Homeland Security Secretary John Kelly is defending an alleged effort by top White House adviser Jared Kushner to create back-channel communications with Russia, as the Trump administration seeks to quell mounting questions over secret ties to the Kremlin.
Speaking on Sunday’s news shows, Kelly said he didn’t know whether the reports by The Associated Press and other news outlets involving Kushner, who is President Donald Trump’s son-in-law, were true.
But Kelly said such back-channel communications don’t bother him and would not be harmful to US security interests.
“It’s both normal, in my opinion, and acceptable,” Kelly said.
“Any way that you can communicate with people, particularly organisations that are maybe not particularly friendly to us, is a good thing.”
Congressional Democrats demanded to hear directly from Kushner over allegations of the proposed secret back-channel, saying his security clearance may need to be revoked.
But Trump immediately railed against administration leaks in a flurry of tweets Sunday, calling them “fabricated lies”.
Adam Schiff of California, the top Democrat on the House intelligence committee, said it was “obviously very concerning” if a key Trump campaign figure was possibly seeking secret communications during the transition period with a country that intelligence experts say intervened in the 2016 US presidential election.
Schiff said the government needed to “get to the bottom” of the matter and urged a review of Kushner’s security clearance “to find out whether he was truthful”.
“If not, then there’s no way he can maintain that kind of a clearance,” Schiff said.
The AP and other news organizations reported that Kushner in December proposed a back channel between the Kremlin and the Trump transition team.
Kushner spoke with Russian Ambassador Sergey Kislyak about facilitating sensitive discussions to explore the incoming administration’s options with Russia as it developed its Syria policy.
The intent was to connect Trump’s chief national security adviser at the time, Michael Flynn, with Russian military leaders, a person familiar with the discussions told the AP.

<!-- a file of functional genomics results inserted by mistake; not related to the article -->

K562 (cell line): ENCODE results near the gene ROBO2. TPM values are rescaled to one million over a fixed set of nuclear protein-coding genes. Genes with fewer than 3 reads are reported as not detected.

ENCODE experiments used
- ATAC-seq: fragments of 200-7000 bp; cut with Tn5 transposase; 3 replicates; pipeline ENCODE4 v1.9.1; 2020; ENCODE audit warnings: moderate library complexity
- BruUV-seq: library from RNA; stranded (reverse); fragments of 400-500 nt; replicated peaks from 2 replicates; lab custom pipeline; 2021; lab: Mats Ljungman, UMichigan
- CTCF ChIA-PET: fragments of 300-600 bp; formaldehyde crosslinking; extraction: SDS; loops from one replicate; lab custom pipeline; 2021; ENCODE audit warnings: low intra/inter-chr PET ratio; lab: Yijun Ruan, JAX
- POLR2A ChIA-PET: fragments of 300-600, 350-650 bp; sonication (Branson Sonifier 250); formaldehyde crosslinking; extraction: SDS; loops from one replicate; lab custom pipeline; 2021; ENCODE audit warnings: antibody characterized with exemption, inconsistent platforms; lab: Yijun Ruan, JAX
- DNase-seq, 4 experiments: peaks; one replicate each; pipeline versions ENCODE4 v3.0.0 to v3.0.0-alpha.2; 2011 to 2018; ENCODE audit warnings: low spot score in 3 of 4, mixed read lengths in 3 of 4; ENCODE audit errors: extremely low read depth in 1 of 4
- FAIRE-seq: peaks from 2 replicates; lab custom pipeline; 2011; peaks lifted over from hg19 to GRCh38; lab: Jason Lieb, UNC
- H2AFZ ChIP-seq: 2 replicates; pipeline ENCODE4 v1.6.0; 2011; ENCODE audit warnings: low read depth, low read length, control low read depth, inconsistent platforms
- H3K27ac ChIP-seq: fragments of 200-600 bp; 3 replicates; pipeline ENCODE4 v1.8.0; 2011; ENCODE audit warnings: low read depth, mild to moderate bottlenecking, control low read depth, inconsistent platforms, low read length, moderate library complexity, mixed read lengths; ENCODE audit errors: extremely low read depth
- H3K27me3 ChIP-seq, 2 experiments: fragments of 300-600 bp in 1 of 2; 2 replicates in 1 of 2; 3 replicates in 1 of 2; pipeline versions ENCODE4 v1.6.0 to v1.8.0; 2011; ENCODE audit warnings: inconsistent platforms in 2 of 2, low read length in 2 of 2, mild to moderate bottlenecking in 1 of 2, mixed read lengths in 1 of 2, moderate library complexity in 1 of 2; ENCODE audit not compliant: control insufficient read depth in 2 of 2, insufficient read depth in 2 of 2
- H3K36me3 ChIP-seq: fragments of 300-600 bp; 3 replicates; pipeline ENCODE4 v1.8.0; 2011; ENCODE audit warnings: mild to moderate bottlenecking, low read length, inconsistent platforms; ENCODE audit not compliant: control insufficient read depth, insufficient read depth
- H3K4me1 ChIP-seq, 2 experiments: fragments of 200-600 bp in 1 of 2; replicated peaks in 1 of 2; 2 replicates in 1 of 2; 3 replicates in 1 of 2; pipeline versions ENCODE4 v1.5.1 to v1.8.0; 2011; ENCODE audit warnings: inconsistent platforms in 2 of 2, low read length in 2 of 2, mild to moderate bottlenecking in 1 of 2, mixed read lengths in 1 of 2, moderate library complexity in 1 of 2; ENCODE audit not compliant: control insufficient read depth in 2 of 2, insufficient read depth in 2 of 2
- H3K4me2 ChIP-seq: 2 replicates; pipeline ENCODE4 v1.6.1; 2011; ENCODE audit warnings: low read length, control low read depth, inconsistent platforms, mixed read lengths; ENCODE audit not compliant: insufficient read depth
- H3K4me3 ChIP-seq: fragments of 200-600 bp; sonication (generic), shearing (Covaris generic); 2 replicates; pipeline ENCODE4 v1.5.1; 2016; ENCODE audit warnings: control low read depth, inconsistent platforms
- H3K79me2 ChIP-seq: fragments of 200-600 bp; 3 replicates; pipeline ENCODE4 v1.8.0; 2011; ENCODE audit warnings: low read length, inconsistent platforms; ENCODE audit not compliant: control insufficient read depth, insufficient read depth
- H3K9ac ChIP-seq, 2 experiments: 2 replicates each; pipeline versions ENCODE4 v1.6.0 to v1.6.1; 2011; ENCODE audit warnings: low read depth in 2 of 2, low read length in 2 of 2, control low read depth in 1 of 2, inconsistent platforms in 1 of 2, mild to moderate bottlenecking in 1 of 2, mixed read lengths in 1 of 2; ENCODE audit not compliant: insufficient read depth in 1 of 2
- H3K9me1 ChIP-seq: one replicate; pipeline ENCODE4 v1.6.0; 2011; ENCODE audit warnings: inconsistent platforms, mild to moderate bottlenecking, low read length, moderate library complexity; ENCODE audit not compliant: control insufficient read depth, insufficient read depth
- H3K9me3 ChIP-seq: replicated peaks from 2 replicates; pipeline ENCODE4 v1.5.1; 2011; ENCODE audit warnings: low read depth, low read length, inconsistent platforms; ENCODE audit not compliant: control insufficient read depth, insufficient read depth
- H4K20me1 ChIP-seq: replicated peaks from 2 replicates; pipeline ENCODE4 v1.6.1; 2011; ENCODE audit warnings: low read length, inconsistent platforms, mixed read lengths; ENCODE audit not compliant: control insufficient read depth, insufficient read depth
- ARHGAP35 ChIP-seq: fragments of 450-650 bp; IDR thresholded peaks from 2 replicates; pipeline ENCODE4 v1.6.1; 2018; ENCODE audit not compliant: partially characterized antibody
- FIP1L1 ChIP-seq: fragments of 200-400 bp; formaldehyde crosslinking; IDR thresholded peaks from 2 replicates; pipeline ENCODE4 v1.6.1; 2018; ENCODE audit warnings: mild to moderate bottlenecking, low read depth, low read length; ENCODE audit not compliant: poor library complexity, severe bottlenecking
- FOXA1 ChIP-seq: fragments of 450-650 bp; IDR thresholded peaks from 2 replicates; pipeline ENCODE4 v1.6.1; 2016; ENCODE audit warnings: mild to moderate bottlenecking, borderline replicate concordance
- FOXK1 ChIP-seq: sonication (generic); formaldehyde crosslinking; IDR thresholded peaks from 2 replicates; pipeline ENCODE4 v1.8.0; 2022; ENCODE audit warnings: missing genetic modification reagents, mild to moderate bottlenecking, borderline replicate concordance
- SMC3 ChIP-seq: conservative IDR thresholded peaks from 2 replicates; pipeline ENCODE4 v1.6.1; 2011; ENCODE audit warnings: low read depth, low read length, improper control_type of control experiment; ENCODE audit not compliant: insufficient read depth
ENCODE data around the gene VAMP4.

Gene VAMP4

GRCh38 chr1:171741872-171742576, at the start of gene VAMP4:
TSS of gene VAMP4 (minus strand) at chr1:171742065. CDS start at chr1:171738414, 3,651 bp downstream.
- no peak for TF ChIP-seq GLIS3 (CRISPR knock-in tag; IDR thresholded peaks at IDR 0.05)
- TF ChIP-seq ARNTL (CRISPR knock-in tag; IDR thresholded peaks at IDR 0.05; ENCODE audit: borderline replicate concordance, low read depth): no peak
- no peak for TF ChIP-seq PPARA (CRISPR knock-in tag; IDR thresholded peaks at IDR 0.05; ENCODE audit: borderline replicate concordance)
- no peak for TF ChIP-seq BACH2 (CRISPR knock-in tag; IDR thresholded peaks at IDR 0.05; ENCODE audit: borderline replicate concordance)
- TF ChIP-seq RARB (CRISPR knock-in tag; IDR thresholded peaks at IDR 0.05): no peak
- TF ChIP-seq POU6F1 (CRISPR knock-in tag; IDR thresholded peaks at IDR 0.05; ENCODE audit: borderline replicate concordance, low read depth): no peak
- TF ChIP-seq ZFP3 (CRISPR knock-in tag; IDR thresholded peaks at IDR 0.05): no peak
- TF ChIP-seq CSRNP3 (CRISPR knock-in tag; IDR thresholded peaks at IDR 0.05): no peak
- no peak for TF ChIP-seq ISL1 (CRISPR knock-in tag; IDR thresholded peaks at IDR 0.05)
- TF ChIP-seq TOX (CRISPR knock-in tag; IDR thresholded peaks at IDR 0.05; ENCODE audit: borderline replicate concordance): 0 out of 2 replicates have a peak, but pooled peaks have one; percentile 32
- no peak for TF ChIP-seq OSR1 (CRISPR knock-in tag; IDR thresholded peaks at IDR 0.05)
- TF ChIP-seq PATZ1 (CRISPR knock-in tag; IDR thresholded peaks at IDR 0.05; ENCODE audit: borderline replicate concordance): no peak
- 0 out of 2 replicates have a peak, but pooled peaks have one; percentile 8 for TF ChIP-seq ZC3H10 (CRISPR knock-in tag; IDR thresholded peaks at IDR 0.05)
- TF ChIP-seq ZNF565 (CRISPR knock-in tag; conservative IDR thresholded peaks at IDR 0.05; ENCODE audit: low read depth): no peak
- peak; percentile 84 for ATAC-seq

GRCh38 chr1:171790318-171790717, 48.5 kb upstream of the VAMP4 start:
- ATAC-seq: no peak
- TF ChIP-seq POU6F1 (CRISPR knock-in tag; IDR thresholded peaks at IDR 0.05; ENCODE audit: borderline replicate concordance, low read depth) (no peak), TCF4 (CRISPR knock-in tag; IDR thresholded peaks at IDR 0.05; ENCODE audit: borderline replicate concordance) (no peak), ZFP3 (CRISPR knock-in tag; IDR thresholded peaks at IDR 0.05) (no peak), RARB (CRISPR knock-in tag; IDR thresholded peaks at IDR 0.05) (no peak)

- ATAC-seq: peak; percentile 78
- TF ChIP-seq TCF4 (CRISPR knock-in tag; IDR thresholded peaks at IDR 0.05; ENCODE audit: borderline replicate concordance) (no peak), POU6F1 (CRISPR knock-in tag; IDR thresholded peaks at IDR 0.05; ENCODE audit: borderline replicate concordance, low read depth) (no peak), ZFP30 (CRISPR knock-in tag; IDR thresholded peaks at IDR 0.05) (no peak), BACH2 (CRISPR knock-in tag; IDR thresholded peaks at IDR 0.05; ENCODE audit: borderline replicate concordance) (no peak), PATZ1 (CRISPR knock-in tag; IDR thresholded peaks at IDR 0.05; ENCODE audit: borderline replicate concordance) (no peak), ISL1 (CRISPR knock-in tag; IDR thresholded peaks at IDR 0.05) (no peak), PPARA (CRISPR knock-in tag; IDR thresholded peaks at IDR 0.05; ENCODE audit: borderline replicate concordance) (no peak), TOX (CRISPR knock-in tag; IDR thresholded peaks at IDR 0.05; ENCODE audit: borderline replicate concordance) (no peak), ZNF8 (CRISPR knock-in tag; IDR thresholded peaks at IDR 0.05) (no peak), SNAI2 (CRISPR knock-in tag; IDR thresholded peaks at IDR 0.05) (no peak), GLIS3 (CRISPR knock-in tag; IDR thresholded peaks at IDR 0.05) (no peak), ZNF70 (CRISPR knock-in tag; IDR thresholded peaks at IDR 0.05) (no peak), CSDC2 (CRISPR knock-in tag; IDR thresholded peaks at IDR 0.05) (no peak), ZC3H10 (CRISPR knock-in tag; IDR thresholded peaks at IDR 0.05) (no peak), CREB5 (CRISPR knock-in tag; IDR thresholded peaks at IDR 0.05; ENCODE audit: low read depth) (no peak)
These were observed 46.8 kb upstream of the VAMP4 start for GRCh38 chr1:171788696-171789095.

The person wasn’t authorised to publicly discuss private policy deliberations and insisted on anonymity.
Russia, a pivotal player in Syria, has backed Syrian President Bashar Assad, often at the expense of civilians and at odds with US policy during Syria’s long civil war.
The White House did not acknowledge the meeting or Kushner’s attendance until March. At the time, a White House official dismissed it as a brief courtesy meeting.
New Jersey Senator Cory Booker, a member of the Foreign Relations Committee, described the latest allegations involving Kushner as “serious” and called for a thorough investigation.
“He needs to answer for what was happening at the time,” Booker said.
“What’s worrying me are the patterns we’re seeing. So one is this administration not talking about our values, cosying up to authoritarian leaders. And the other pattern we have is just a continuous drumbeat of inappropriate contacts with the Russians.”
Lawyers for Kushner said he was willing to talk with federal and congressional investigators about his foreign contacts and his work on the Trump campaign.
The disclosure of the back channel has put the White House on the defensive. Just back from visiting the Middle East and Europe, Trump on Sunday dismissed recent reports as “fake news.”